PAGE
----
Marcus Aurelius: Plato's Philosopher King

Edit

Article

by Joshua J. Mark
published on 18 January 2012

Marcus Aurelius Antoninus (121-180 CE) has been hailed as “one of the noblest figures in antiquity” and his work, Meditations, would certainly attest to the truth of that praise.  Aurelius is known today as “the last of the good emperors” and, while his depiction in the film Gladiator(2000) is highly fictionalized (especially concerning his cause of death and his `vision’ for Rome) that he should be played so sympathetically in the movie is a testament to his legacy of gentleness and thoughtfulness.

Bust of Marcus Aurelius

Marcus was born in Rome (or Spain, according to some sources) to an aristocratic Roman family and at the age of six, following the death of his parents, was brought up by his grandfather. He was formally adopted by his uncle Aurelius Antoninus Pius (who had been named emperor Hadrian’s successor) thus making the boy heir to the empire. When he was eleven years old he was introduced to the precepts of Stoicism by the philosopher Diognetus and instantly internalized the teachings which would guide him through the rest of his life.

Throughout the nineteen years of his reign, this embodiment of Plato’s ideal of the philosopher-king would, ironically, be constantly harassed by bloody military campaigns, natual disasters and domestic sorrows. Of the five sons his wife, Faustina, bore him, only one, Commodus, survived to adulthood. The great devastation of the plague, which spread through the empire having been brought back from a campaign to Syria by his co-emperor Lucius Verus, was only one of many troubles Aurelius had to face and tried, philosophically, to cope with. The tribes of the Marcomanni and Quadi constantly were invading the frontiers and Aurelius spent untold hours and resources trying to secure and maintain the boundaries as well as expand the territory into the Danube region. Through all of this, as history and his own writings attest, Aurelius did his best to remain steady in the face of change, exhibiting what Hemingway would later call “grace under pressure.”

The choices Aurelius makes during his reign give evidence of a kind and loving, though not always prudent, character, despite the Stoic philosophy he held. Upon his ascent to rule, and in opposition to the majority of the Senate, he appointed the other adopted son of Antoninus, Lucius Verus, as co-emperor and gave him his daughter, Lucilla in marriage even though it was generally understood that Verus had neither the talent nor the intelligence to rule. His choice of Commodus as his successor was another poor one in that Commodus never shared his father’s high ideals nor displayed his intelligence. That Commodus would essentially un-do all the good that Aurelius had done, handing over the rule of Rome to incompetents and amusing himself constantly in his seraglio (which allegedly was comprised of 300 girls and 300 boys) shows exactly how poor Aurelius’ judgment could be. Yet it is this very `human-ness’, this kindness and hope for others to share his same vision which makes the Meditations so enduring a testament.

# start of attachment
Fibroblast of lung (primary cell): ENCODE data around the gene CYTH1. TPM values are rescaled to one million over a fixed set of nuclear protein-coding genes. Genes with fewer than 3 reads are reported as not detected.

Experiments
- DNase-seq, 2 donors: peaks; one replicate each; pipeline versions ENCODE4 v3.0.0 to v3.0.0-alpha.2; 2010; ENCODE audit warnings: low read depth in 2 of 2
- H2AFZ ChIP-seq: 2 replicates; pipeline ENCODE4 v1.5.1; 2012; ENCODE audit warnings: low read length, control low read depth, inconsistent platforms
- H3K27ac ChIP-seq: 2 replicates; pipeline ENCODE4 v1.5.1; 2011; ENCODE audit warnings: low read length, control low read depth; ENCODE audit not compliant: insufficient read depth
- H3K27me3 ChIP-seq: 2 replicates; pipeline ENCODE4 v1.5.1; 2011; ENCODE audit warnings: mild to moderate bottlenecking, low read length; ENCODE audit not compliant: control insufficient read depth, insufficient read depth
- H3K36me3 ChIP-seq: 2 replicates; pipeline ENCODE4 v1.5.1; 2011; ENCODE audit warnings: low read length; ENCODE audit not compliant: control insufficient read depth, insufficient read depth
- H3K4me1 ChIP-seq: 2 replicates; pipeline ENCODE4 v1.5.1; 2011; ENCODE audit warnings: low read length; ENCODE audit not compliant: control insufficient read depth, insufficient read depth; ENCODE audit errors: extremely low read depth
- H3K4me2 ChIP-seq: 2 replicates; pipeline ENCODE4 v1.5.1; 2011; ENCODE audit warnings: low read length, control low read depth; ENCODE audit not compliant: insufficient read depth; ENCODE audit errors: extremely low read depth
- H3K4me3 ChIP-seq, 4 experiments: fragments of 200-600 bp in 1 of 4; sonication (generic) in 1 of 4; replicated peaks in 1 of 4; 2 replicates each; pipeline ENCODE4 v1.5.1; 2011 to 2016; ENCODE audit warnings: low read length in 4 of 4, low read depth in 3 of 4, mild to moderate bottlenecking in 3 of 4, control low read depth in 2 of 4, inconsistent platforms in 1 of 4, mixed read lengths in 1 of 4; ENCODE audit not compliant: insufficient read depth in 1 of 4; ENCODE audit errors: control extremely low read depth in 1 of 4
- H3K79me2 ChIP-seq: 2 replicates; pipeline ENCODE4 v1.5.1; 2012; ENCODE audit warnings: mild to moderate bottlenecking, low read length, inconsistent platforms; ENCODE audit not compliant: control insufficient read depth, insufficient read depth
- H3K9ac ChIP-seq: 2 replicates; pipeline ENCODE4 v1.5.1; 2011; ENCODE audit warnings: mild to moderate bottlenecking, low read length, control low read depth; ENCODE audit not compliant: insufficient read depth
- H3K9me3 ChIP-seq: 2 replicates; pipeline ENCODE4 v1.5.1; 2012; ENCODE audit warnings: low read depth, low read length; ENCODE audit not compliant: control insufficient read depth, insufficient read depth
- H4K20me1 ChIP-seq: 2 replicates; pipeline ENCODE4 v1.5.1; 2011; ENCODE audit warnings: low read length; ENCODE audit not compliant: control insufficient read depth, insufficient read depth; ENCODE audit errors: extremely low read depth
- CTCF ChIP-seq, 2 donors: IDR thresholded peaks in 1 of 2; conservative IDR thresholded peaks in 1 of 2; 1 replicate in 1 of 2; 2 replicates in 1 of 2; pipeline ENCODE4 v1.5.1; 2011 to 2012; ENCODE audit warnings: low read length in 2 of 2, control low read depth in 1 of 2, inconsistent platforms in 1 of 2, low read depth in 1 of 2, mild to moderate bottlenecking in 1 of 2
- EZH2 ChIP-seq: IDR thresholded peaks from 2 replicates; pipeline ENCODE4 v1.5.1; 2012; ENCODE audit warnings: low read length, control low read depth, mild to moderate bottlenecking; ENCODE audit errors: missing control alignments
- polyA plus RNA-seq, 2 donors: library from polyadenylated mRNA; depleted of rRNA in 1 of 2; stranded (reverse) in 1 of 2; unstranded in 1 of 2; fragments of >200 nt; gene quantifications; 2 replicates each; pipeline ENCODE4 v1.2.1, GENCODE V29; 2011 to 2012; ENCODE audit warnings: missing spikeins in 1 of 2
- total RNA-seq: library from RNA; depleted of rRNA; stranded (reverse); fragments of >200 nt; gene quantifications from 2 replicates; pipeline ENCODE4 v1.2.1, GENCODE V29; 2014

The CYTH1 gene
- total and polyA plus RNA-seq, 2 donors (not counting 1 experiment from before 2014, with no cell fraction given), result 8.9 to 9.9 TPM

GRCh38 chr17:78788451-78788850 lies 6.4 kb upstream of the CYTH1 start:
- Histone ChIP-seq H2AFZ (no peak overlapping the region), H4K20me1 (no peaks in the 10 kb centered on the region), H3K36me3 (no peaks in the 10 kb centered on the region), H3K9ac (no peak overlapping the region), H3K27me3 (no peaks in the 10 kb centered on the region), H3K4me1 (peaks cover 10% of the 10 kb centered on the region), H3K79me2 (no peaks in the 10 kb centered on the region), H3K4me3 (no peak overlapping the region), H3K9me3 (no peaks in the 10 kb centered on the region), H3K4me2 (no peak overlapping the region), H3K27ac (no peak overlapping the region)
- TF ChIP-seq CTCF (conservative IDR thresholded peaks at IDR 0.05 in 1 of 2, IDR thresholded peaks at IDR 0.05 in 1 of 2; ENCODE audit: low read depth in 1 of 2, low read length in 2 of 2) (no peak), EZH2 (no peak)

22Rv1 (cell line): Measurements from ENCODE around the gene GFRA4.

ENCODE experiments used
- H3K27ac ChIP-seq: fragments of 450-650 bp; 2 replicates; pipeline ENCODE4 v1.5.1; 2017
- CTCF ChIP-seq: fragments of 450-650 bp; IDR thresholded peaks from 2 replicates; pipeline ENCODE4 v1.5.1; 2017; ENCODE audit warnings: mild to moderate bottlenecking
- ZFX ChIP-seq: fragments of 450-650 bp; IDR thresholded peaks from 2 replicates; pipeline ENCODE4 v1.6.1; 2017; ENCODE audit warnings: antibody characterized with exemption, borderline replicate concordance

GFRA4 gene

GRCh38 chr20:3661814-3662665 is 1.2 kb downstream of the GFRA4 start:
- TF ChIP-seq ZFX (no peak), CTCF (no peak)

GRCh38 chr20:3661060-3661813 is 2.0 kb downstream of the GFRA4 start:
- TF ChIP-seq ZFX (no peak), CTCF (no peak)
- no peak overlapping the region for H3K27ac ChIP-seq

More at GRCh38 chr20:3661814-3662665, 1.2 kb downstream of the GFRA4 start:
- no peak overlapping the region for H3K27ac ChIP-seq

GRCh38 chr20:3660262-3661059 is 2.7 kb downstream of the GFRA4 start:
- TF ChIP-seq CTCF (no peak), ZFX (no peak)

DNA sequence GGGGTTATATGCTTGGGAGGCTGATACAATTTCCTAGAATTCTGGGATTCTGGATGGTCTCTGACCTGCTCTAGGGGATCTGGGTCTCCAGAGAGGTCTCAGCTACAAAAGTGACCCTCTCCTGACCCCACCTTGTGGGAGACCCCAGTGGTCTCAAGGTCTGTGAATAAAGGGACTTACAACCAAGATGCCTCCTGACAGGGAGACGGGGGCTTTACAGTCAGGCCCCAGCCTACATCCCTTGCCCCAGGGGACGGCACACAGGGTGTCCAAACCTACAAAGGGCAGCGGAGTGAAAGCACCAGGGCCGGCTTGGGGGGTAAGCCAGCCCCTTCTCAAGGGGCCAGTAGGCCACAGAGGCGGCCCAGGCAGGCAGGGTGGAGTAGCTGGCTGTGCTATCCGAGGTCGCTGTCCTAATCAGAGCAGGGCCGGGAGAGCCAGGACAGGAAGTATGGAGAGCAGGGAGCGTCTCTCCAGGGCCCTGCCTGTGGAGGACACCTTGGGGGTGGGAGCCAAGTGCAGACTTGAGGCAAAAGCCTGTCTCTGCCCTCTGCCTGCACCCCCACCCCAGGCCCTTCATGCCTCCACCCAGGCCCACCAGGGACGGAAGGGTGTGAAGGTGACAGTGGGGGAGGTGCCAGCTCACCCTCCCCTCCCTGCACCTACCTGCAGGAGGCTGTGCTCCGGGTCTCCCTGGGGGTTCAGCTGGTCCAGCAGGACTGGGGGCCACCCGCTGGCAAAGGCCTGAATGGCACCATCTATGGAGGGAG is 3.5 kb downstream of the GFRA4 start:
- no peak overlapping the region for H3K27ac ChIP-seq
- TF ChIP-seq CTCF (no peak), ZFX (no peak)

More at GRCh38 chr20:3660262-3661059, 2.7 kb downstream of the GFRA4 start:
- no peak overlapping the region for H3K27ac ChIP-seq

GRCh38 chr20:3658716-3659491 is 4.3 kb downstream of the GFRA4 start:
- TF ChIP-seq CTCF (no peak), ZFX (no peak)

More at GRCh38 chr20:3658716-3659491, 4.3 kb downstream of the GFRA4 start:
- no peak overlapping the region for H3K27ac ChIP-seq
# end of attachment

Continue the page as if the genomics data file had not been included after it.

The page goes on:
The Meditations are the diary or journal of Marcus Aurelius, written largely during his campaigns in the Danube region in twelve books. The work stands as a testament to the nobility of its author (who never intended his journals for publication) and endures because of the immense practicality and sense of the vision for life it expresses. The Stoic philosophy of Epictetus reaches its ethical height in the writings of Marcus Aurelius who, in Book II, chapter 4 of the Meditations writes, "You must one day realize at last of what cosmos you are a part and from what Governor of the cosmos your existence comes, and that a limit of time has been set aside for you, and if you do not use it to clear away the clouds from your mind it will be gone, and you will be gone, and it will never return again." For all of his very human faults, Marcus Aurelius did his best to clear away the clouds from his mind and pre-figures the much later ideals of the Existentialists (Sartre, among others) that the purpose of one’s life is to be the very best human being one can be regardless of the circumstances one finds oneself in.

Written by , published on under the following license: Creative Commons: Attribution-NonCommercial-ShareAlike. This license lets others remix, tweak, and build upon this content non-commercially, as long as they credit the author and license their new creations under the identical terms.

References

  • Forrest E. Baird and Walter Kaufmann. Philosophic Classics Volume I: Ancient Philosophy. Pearson/Prentice Hall, NJ, 2008.
  • George Long. Meditations of Marcus Aurelius. Prometheus Books, NY, 1991.
  • Nigel Rodgers. Roman Empire. Metro Books, NY, 2008.

Donate and help us!

We're a non-profit organisation and we need your help! This website costs money and we have to buy quality research material to produce great content. Our donors make this project possible. Please consider donating; even small amounts help. Thank you!

Related Books

 

Comments

comments powered by Disqus

Advertisement

Recommended

Sponsors
Many thanks to the companies who are kindly helping us: